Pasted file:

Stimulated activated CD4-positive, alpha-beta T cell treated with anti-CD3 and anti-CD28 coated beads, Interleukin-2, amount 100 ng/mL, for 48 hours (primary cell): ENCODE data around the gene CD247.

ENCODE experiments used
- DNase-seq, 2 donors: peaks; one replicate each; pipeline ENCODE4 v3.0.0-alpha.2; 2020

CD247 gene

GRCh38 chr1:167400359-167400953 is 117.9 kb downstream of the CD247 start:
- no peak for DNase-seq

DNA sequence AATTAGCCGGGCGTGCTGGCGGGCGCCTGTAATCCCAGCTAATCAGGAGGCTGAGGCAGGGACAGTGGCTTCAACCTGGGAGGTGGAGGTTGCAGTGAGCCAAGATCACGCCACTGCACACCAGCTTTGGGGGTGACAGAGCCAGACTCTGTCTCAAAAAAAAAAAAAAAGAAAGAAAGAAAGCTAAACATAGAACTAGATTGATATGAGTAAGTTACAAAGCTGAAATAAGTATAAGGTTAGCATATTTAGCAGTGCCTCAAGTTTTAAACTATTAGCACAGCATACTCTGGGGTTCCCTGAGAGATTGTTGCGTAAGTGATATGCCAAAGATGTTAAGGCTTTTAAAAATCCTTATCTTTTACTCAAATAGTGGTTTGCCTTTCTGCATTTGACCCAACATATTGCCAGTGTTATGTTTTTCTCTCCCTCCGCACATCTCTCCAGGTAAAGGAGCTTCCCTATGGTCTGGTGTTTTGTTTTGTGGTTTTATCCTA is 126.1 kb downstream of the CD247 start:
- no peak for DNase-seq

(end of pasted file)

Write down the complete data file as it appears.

Stimulated activated CD4-positive, alpha-beta T cell treated with anti-CD3 and anti-CD28 coated beads, Interleukin-2, amount 100 ng/mL, for 48 hours (primary cell): ENCODE data around the gene CD247.

ENCODE experiments used
- DNase-seq, 2 donors: peaks; one replicate each; pipeline ENCODE4 v3.0.0-alpha.2; 2020

CD247 gene

GRCh38 chr1:167400359-167400953 is 117.9 kb downstream of the CD247 start:
- no peak for DNase-seq

DNA sequence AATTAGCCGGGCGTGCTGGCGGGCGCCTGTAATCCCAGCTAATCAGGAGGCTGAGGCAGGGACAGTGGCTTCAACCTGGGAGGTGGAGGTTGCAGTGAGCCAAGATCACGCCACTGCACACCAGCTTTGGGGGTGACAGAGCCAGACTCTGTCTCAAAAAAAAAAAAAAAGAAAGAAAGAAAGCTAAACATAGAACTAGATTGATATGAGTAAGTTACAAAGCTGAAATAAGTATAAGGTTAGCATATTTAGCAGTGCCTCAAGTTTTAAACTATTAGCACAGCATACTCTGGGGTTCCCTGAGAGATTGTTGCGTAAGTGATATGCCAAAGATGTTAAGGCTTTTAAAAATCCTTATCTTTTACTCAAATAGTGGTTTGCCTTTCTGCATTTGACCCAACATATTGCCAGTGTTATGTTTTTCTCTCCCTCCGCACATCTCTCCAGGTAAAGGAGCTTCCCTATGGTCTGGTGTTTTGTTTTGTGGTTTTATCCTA is 126.1 kb downstream of the CD247 start:
- no peak for DNase-seq